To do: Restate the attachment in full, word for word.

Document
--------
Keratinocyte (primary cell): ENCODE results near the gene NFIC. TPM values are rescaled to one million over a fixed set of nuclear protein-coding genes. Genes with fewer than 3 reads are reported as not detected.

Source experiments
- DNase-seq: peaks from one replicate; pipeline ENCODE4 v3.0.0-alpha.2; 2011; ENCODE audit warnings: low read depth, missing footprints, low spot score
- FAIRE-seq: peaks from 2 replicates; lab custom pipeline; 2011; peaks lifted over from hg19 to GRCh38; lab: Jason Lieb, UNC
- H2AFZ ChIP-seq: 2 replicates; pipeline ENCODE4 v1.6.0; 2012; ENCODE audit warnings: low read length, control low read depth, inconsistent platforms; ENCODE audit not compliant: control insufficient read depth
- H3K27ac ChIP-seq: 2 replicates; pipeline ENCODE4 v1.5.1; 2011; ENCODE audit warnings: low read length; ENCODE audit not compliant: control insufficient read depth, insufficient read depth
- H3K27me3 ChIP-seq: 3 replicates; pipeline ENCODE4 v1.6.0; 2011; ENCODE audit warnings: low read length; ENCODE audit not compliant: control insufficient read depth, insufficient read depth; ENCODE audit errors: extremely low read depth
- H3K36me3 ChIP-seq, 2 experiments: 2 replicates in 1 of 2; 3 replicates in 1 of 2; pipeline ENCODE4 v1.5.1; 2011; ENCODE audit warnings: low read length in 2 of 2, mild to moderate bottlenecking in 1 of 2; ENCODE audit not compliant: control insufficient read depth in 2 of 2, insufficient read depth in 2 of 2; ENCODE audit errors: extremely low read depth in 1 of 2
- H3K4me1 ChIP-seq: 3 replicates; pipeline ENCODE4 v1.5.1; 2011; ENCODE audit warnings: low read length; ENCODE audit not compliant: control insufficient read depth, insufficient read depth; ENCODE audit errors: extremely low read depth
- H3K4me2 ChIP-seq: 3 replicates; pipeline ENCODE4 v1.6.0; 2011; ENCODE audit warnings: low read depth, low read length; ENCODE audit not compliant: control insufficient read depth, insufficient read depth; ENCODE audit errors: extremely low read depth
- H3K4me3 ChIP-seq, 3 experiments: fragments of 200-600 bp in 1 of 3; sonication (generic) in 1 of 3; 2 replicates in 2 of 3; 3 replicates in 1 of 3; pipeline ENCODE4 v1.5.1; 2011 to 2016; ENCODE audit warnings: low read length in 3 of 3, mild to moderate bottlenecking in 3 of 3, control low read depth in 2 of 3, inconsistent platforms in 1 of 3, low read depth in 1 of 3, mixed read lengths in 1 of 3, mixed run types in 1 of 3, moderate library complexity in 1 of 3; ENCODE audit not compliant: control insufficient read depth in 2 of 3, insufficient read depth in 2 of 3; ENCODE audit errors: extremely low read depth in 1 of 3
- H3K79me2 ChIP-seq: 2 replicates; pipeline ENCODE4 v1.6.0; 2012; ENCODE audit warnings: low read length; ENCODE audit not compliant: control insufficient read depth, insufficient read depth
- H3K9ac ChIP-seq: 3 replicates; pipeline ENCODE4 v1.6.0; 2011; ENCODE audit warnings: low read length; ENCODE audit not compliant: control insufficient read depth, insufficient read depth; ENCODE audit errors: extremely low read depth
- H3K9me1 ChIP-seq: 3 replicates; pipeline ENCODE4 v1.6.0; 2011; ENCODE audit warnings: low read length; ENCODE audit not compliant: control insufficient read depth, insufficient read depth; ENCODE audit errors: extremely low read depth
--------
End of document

Keratinocyte (primary cell): ENCODE results near the gene NFIC. TPM values are rescaled to one million over a fixed set of nuclear protein-coding genes. Genes with fewer than 3 reads are reported as not detected.

Source experiments
- DNase-seq: peaks from one replicate; pipeline ENCODE4 v3.0.0-alpha.2; 2011; ENCODE audit warnings: low read depth, missing footprints, low spot score
- FAIRE-seq: peaks from 2 replicates; lab custom pipeline; 2011; peaks lifted over from hg19 to GRCh38; lab: Jason Lieb, UNC
- H2AFZ ChIP-seq: 2 replicates; pipeline ENCODE4 v1.6.0; 2012; ENCODE audit warnings: low read length, control low read depth, inconsistent platforms; ENCODE audit not compliant: control insufficient read depth
- H3K27ac ChIP-seq: 2 replicates; pipeline ENCODE4 v1.5.1; 2011; ENCODE audit warnings: low read length; ENCODE audit not compliant: control insufficient read depth, insufficient read depth
- H3K27me3 ChIP-seq: 3 replicates; pipeline ENCODE4 v1.6.0; 2011; ENCODE audit warnings: low read length; ENCODE audit not compliant: control insufficient read depth, insufficient read depth; ENCODE audit errors: extremely low read depth
- H3K36me3 ChIP-seq, 2 experiments: 2 replicates in 1 of 2; 3 replicates in 1 of 2; pipeline ENCODE4 v1.5.1; 2011; ENCODE audit warnings: low read length in 2 of 2, mild to moderate bottlenecking in 1 of 2; ENCODE audit not compliant: control insufficient read depth in 2 of 2, insufficient read depth in 2 of 2; ENCODE audit errors: extremely low read depth in 1 of 2
- H3K4me1 ChIP-seq: 3 replicates; pipeline ENCODE4 v1.5.1; 2011; ENCODE audit warnings: low read length; ENCODE audit not compliant: control insufficient read depth, insufficient read depth; ENCODE audit errors: extremely low read depth
- H3K4me2 ChIP-seq: 3 replicates; pipeline ENCODE4 v1.6.0; 2011; ENCODE audit warnings: low read depth, low read length; ENCODE audit not compliant: control insufficient read depth, insufficient read depth; ENCODE audit errors: extremely low read depth
- H3K4me3 ChIP-seq, 3 experiments: fragments of 200-600 bp in 1 of 3; sonication (generic) in 1 of 3; 2 replicates in 2 of 3; 3 replicates in 1 of 3; pipeline ENCODE4 v1.5.1; 2011 to 2016; ENCODE audit warnings: low read length in 3 of 3, mild to moderate bottlenecking in 3 of 3, control low read depth in 2 of 3, inconsistent platforms in 1 of 3, low read depth in 1 of 3, mixed read lengths in 1 of 3, mixed run types in 1 of 3, moderate library complexity in 1 of 3; ENCODE audit not compliant: control insufficient read depth in 2 of 3, insufficient read depth in 2 of 3; ENCODE audit errors: extremely low read depth in 1 of 3
- H3K79me2 ChIP-seq: 2 replicates; pipeline ENCODE4 v1.6.0; 2012; ENCODE audit warnings: low read length; ENCODE audit not compliant: control insufficient read depth, insufficient read depth
- H3K9ac ChIP-seq: 3 replicates; pipeline ENCODE4 v1.6.0; 2011; ENCODE audit warnings: low read length; ENCODE audit not compliant: control insufficient read depth, insufficient read depth; ENCODE audit errors: extremely low read depth
- H3K9me1 ChIP-seq: 3 replicates; pipeline ENCODE4 v1.6.0; 2011; ENCODE audit warnings: low read length; ENCODE audit not compliant: control insufficient read depth, insufficient read depth; ENCODE audit errors: extremely low read depth